There was a definite strategy for opponents in dealing with McDonald’s All-American Charisma Osborne of Los Angeles Windward: Be physical. That’s not unusual for a dominant center in girls’ basketball, but Osborne was a point guard. She suffered more scratches and bruises than ever before.
“I just try to play through it,” she said.
And she did. Osborne averaged 17 points, 5.7 rebounds and 4.0 assists per game in leading Windward to a second consecutive Southern Section Open Division girls’ championship.
She has been selected The Times’ player of the year for the third consecutive season.
Windward coach Vanessa Nygaard admired Osborne for the way she was able to handle the physicality she faced this season. Opponents were focused on making her work hard and feel defensive pressure.
“Charisma handled that kind of adversity for someone of her age very well,” she said. “It’s tough to be a kid and someone is beating you up. It hasn’t been easy, and if it was easy, it wouldn’t be worth it, it wouldn’t be fun and it wouldn’t feel so good.”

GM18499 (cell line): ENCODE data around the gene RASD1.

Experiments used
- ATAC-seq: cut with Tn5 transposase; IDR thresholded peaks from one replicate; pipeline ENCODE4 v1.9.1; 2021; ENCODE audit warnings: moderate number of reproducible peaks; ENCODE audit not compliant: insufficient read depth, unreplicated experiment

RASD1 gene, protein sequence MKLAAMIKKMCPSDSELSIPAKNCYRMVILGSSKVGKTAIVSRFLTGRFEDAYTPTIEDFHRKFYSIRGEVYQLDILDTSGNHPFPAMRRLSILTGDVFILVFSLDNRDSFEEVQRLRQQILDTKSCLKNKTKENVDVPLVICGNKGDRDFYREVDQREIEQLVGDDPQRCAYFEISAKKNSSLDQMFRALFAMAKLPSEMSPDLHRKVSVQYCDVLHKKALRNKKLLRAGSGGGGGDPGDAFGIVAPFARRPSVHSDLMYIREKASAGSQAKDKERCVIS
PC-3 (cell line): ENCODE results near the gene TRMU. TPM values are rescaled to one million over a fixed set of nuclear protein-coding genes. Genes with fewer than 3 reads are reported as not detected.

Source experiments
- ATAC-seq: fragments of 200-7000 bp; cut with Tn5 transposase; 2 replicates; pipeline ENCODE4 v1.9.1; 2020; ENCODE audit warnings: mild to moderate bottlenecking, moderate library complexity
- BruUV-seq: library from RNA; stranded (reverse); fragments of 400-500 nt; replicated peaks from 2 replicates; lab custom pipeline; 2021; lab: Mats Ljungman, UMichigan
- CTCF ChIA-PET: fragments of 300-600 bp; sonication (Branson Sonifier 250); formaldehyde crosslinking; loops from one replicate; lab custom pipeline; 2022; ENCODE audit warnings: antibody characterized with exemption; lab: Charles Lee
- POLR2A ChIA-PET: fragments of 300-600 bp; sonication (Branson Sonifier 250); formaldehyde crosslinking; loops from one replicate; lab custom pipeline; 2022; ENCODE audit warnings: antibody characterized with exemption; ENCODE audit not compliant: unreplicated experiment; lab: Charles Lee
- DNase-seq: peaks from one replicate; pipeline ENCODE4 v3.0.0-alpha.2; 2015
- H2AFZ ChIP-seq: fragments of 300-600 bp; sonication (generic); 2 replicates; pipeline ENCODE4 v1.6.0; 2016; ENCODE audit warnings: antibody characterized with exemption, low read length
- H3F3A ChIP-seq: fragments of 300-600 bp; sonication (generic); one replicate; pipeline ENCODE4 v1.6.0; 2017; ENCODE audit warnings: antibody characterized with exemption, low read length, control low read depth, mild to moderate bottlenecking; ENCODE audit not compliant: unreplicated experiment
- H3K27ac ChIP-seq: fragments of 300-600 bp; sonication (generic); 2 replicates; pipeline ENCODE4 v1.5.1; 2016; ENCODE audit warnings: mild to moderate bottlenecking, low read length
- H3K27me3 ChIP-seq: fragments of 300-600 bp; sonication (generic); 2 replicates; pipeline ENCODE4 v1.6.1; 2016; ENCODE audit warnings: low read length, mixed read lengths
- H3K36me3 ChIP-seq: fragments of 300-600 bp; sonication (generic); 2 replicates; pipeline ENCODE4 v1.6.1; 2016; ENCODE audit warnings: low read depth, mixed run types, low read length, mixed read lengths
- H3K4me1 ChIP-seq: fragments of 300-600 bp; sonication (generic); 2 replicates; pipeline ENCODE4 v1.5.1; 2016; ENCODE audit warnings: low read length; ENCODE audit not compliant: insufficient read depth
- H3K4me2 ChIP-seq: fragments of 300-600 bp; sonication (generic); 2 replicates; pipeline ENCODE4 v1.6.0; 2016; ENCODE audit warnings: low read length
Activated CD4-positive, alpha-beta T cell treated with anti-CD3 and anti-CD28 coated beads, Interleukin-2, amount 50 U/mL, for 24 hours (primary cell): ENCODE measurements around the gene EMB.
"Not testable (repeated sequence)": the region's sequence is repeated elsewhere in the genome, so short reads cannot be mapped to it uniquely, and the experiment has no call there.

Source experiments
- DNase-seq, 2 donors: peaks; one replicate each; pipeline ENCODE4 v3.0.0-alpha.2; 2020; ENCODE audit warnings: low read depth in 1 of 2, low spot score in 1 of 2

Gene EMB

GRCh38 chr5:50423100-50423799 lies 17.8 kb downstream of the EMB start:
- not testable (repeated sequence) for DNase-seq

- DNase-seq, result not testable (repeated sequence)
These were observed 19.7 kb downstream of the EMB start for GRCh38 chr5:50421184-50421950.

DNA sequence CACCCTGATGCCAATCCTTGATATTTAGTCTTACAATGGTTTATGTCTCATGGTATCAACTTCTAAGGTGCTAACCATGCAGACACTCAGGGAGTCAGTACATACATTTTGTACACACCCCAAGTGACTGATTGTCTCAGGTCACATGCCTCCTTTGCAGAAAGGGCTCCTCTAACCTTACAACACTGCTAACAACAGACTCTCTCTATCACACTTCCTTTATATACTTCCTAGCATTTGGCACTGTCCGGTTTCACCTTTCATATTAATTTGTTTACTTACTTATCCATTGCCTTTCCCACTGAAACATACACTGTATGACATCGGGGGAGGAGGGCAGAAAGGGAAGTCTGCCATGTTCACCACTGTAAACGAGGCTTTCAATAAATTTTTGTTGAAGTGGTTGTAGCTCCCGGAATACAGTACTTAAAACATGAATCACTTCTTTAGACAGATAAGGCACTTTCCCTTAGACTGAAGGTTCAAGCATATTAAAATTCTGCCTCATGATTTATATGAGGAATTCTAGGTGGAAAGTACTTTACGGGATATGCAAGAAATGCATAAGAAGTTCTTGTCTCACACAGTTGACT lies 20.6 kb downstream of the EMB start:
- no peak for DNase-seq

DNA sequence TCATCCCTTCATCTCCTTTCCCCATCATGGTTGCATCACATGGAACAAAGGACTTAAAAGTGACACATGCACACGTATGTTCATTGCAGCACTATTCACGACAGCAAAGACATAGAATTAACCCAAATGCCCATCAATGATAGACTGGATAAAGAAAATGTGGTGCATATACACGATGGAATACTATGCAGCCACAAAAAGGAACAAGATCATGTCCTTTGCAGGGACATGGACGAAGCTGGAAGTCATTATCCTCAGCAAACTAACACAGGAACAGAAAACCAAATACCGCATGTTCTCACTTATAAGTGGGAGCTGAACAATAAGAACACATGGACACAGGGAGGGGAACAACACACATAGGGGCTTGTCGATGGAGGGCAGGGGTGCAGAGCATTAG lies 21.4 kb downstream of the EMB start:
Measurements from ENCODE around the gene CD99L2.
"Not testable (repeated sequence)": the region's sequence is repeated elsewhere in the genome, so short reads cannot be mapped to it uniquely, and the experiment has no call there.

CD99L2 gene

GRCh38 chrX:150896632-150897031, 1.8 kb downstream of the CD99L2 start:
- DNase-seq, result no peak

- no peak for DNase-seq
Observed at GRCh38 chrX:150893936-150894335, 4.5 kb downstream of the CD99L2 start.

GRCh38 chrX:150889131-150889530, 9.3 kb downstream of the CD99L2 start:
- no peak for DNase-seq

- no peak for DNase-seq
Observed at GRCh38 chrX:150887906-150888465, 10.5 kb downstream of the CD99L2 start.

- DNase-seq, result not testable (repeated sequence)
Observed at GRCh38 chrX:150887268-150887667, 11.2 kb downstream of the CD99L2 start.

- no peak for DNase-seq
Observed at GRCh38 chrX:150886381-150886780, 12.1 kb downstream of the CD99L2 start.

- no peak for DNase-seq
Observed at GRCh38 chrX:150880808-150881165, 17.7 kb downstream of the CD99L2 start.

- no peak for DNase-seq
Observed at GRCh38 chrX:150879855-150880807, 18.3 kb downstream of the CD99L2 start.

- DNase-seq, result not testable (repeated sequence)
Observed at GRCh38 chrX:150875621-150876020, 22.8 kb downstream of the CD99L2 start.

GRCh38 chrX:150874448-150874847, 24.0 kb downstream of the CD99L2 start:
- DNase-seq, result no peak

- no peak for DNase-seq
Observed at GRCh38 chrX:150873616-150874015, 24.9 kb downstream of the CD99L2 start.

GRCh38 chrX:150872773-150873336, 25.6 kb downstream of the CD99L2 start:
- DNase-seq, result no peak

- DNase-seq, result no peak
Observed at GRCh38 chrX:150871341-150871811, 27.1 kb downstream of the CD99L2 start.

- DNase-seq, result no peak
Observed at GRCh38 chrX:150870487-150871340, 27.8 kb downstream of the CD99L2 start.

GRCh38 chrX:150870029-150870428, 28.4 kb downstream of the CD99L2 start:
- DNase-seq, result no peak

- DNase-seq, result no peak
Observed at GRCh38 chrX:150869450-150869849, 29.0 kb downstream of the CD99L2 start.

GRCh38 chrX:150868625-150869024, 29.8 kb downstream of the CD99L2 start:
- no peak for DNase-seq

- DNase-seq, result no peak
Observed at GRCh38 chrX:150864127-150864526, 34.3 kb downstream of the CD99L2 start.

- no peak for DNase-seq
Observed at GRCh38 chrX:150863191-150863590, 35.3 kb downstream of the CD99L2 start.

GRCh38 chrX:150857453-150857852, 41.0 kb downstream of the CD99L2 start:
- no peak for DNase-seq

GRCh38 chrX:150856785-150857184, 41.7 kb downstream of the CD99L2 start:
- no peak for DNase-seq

Osborne’s three games this season against rival Chatsworth Sierra Canyon told the story. In the first game, she struggled early in a loss. In the second game in the Open Division final at Cal Baptist, she scored 27 points, rising up as she has done repeatedly in big games during her four-year career.
In a regional semifinal, she injured an ankle soon after the start and didn’t return until the fourth quarter. It was her final game of high school, a stinging defeat.
But she’ll be most remembered for her four years of versatility — scoring, rebounding, making steals, playing defense, shooting three-pointers, driving, dishing and leading.
Headed to UCLA, Osborne could be in the mode of former Windward and UCLA standout Jordin Canada of the Seattle Storm.